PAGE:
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Kam Wah Chung State Heritage Site

Kam Wah Chung circa 1909

Kam Wah Chung circa 1909.

About Kam Wah Chung State Heritage Site

Originally built circa 1866 as a trading post, the building housed the Kam Wah Chung Company as early as 1878. The business served both the Chinese and American populations in John Day, and includes a meeting room, general store, medical diagnosis room, herb room, two bedrooms, and a kitchen/bunk room for Chinese migrant workers. This building also served as a religious and community center for the area's Chinese population.

The property was designated a National Historic Landmark in 2005. We continue learn more about John Day Chinatown via continuous research on artifacts, documents, and additional archaeological sites. The original building is open seasonally as a museum to visitors. Guests can learn about Chinese immigrants and their contributions throughout the Pacific Northwest in an interpretive center located two blocks from the museum.


Interpretive Center and Collections Building

The project includes building a new, larger facility for the interpretive center and collections near the museum, owned by Oregon State Parks. With a new facility, we can better interpret the historic museum and provide environmentally controlled space to protect and preserve the historic collection.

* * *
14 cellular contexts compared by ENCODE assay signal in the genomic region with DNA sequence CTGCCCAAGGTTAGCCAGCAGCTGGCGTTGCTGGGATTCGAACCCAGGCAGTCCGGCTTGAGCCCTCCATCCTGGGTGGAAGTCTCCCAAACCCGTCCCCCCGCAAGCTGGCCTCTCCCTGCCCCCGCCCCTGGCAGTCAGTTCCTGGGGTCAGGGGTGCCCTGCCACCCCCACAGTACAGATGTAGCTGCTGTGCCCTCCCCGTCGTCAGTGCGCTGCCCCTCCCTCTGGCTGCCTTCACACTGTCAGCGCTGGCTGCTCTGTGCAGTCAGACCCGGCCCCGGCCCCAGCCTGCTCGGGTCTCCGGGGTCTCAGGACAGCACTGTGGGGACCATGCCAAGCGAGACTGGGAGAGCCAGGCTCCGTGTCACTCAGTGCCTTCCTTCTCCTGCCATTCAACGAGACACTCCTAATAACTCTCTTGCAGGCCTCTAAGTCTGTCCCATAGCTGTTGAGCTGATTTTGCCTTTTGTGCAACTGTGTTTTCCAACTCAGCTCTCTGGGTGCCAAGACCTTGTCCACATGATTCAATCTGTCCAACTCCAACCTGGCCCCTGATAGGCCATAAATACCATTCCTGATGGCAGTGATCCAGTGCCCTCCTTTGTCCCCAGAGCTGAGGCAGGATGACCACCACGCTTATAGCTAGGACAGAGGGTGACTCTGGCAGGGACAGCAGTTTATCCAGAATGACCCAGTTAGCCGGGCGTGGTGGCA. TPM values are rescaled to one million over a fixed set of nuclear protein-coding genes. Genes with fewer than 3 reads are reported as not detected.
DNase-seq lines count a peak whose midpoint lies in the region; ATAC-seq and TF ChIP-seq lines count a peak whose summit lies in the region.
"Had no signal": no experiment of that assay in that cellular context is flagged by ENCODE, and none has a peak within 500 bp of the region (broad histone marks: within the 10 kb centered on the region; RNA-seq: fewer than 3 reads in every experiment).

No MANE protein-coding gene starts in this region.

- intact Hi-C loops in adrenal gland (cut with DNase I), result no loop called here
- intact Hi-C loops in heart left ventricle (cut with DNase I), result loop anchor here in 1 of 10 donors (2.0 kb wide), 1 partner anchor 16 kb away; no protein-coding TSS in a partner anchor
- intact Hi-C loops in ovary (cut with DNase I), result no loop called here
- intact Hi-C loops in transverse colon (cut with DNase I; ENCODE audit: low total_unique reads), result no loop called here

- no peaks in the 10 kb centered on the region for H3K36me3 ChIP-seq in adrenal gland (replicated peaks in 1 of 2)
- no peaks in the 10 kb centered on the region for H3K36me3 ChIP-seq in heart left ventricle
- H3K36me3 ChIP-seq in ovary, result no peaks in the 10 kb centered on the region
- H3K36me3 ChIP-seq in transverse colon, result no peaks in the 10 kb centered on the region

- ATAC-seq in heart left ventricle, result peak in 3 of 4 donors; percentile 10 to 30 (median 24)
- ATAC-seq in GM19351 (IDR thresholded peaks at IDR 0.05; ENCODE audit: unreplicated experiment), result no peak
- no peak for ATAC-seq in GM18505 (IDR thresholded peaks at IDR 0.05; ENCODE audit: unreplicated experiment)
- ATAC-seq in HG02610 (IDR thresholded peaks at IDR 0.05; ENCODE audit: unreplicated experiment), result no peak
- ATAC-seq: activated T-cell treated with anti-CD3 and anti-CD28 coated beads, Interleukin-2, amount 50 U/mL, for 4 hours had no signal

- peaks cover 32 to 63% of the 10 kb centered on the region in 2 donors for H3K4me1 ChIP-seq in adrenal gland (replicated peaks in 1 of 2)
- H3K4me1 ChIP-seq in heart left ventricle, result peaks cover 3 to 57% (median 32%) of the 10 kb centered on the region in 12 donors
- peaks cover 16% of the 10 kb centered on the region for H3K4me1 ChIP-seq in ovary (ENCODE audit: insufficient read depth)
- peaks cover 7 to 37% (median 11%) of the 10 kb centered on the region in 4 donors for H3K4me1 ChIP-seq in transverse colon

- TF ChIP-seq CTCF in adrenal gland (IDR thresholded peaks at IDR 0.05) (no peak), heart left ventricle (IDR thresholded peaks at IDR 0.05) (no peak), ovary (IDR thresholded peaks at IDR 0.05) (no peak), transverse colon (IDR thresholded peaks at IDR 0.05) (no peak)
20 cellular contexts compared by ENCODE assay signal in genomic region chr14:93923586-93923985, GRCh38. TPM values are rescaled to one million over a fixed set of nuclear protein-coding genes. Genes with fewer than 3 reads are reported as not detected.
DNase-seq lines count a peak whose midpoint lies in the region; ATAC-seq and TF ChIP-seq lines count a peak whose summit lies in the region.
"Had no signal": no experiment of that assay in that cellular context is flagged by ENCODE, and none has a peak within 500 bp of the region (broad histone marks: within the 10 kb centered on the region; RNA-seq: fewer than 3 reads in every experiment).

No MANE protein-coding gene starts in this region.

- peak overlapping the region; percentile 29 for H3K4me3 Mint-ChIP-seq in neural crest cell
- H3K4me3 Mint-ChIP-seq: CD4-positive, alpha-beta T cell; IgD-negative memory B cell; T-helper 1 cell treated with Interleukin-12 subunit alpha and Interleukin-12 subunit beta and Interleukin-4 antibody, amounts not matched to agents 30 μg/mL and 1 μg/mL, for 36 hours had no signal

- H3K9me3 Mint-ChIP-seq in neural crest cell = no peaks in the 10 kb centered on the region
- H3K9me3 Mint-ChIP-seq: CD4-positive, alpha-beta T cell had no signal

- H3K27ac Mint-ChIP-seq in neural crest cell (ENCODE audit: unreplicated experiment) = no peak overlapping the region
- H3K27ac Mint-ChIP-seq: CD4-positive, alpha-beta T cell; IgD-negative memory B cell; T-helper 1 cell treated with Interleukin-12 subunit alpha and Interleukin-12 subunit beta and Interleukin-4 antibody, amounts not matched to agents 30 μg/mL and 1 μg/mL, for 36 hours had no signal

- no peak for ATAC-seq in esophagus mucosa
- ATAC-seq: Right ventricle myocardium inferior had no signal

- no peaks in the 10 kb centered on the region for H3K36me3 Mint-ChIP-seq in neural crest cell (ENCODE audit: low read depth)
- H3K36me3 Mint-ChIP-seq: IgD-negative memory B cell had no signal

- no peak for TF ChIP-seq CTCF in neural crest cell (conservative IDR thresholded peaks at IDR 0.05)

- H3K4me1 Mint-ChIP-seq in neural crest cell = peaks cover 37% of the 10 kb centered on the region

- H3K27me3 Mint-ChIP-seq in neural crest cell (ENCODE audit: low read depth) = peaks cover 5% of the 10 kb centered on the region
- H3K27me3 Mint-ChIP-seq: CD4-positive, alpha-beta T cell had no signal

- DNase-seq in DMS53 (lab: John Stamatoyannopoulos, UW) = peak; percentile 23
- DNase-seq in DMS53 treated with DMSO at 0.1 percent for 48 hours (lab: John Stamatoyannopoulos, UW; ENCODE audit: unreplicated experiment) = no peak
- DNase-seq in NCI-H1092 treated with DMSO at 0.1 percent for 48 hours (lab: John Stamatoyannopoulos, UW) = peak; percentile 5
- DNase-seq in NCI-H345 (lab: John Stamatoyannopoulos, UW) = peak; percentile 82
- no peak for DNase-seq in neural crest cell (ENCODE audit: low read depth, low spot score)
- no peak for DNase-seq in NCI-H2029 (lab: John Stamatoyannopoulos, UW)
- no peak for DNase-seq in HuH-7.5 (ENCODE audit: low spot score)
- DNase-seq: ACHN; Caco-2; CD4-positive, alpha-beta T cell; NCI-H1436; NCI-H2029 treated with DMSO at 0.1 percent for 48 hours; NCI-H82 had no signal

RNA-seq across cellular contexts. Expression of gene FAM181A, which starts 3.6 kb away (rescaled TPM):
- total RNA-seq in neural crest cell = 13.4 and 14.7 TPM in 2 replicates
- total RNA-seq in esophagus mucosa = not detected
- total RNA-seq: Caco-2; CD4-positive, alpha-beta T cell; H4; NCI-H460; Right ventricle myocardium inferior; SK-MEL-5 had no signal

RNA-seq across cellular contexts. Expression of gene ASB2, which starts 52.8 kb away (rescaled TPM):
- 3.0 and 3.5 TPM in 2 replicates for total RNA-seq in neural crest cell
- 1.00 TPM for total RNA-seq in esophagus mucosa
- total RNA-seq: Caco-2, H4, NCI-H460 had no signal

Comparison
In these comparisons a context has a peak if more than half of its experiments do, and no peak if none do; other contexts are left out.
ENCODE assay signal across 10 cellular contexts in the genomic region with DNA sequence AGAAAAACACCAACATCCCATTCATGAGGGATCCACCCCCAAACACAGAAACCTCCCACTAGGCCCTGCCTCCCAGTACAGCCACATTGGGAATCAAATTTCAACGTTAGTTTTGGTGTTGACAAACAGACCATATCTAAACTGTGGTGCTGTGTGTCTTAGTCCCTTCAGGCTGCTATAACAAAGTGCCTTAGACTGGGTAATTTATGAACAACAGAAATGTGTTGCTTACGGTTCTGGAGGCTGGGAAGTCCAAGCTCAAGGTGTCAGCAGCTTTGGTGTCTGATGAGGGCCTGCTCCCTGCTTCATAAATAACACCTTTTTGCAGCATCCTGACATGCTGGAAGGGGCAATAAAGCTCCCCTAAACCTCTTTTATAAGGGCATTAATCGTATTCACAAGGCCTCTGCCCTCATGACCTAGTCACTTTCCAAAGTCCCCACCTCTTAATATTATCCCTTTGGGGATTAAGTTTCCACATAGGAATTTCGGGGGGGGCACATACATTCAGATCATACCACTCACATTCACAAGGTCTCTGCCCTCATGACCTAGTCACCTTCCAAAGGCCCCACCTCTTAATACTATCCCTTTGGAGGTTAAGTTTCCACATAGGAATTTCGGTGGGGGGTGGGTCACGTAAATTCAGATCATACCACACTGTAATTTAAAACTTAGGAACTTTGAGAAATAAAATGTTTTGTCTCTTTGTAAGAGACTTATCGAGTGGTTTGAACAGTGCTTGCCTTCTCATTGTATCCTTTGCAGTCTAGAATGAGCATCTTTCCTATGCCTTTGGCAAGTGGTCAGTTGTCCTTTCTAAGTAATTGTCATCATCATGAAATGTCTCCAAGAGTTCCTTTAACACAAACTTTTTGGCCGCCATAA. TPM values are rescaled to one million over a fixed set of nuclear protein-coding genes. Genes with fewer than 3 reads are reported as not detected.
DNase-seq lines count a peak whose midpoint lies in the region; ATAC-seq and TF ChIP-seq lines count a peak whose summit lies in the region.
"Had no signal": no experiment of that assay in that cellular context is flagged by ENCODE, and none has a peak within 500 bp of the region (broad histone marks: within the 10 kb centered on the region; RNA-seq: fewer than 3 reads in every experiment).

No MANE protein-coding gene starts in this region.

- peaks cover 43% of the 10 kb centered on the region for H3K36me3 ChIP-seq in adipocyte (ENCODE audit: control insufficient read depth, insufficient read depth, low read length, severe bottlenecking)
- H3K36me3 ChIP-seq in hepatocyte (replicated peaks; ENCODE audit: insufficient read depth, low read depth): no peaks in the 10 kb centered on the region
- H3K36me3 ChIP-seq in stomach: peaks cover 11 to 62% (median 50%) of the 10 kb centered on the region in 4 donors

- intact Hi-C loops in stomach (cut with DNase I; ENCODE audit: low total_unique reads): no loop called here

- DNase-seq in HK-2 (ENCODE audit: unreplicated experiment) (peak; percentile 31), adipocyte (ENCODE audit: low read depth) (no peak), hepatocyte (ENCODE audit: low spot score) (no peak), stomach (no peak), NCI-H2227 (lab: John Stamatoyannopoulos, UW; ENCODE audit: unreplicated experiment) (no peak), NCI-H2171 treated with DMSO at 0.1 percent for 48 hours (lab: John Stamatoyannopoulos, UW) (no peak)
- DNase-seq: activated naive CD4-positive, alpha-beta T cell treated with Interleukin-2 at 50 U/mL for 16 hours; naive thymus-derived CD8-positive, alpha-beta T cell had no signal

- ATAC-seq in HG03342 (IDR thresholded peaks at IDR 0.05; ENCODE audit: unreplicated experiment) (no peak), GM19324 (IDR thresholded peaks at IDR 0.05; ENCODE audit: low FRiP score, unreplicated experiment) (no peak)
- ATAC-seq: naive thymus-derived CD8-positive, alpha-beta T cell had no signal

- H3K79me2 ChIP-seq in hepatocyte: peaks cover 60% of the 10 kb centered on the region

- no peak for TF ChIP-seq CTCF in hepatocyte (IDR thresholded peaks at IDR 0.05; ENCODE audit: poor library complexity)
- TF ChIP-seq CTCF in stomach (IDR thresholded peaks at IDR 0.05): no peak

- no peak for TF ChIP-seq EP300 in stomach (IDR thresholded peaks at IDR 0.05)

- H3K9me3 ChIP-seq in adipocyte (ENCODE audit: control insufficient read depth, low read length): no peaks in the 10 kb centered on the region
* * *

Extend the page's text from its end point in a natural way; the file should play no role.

Why do we need the project? 

  • Kam Wah Chung is an international destination for about 10,000 visitors a year. The new facility will accommodate larger groups in the interpretive area and create a better visitor experience for sharing the museum story and early Chinese history in the John Day area. 
  • The current interpretive center and collections building are located two blocks from the historic museum and consists of two leased buildings.
  • Without the project, we would need to relocate the interpretive center and the collections to other leased buildings.

What is the project?

The new 10,000 square foot building will be constructed to the north of the historic building on property acquired recently from the City of John Day. It will be a high-efficient, climate-controlled building with solar panels.

The new building is anticipated to include:
  • Expanded interpretive areas. 
  • Classroom which may double as a theater.
  • Restrooms and a gift shop.
  • Collection processing, restoration, and storage.
  • Support staff office spaces.
The expanded site will continue to serve as a community park for both visitors and locals.

Planned site improvements include:
  • Additional walking paths to connect the park.
  • A medicinal herb garden.
  • A traditional Chinese vegetable garden. 
  • Additional shaded picnic areas.
  • Improved car and bus parking.

Short-term visitor impact

Minimal impact.

Milestones Reached 

  • 2022: Acquired adjacent Gleason Pool property from City of John Day.
  • 2023: Architecture/Engineering contract awarded to Cole Architecture.